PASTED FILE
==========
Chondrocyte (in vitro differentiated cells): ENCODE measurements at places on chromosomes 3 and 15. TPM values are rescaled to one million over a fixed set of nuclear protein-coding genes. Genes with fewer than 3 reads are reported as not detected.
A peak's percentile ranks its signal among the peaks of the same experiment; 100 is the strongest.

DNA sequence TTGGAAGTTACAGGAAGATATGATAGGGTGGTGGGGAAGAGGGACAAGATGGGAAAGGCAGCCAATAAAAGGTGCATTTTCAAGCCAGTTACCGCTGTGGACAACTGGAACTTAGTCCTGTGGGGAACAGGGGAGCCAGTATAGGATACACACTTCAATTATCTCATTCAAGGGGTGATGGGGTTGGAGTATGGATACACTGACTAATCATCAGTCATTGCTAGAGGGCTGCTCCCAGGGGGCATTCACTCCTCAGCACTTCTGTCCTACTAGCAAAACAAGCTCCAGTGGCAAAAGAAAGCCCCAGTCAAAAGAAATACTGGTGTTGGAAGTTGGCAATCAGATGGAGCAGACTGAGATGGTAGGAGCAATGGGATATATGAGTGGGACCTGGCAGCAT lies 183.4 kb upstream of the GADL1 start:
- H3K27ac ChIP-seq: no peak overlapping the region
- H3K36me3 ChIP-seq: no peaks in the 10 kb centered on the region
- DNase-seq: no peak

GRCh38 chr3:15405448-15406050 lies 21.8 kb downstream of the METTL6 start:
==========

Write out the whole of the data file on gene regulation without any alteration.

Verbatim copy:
Chondrocyte (in vitro differentiated cells): ENCODE measurements at places on chromosomes 3 and 15. TPM values are rescaled to one million over a fixed set of nuclear protein-coding genes. Genes with fewer than 3 reads are reported as not detected.
A peak's percentile ranks its signal among the peaks of the same experiment; 100 is the strongest.

DNA sequence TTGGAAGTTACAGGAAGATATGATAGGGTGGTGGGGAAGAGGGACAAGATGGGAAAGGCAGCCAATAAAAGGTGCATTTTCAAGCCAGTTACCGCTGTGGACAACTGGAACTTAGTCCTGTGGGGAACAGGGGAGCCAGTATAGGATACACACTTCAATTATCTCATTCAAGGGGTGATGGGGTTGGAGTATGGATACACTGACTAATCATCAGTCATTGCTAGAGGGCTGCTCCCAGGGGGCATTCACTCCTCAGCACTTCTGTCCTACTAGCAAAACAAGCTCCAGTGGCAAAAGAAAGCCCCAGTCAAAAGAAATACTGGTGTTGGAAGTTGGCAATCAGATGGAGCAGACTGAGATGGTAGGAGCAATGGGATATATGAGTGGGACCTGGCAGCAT lies 183.4 kb upstream of the GADL1 start:
- H3K27ac ChIP-seq: no peak overlapping the region
- H3K36me3 ChIP-seq: no peaks in the 10 kb centered on the region
- DNase-seq: no peak

GRCh38 chr3:15405448-15406050 lies 21.8 kb downstream of the METTL6 start: